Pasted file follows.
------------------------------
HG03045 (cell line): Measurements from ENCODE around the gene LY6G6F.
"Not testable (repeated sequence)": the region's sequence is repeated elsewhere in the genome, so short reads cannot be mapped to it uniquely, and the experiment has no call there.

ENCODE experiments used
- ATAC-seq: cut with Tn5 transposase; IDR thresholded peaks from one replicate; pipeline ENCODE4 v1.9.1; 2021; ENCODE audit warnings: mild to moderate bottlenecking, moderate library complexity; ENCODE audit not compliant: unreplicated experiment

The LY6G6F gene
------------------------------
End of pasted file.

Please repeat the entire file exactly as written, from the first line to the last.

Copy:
HG03045 (cell line): Measurements from ENCODE around the gene LY6G6F.
"Not testable (repeated sequence)": the region's sequence is repeated elsewhere in the genome, so short reads cannot be mapped to it uniquely, and the experiment has no call there.

ENCODE experiments used
- ATAC-seq: cut with Tn5 transposase; IDR thresholded peaks from one replicate; pipeline ENCODE4 v1.9.1; 2021; ENCODE audit warnings: mild to moderate bottlenecking, moderate library complexity; ENCODE audit not compliant: unreplicated experiment

The LY6G6F gene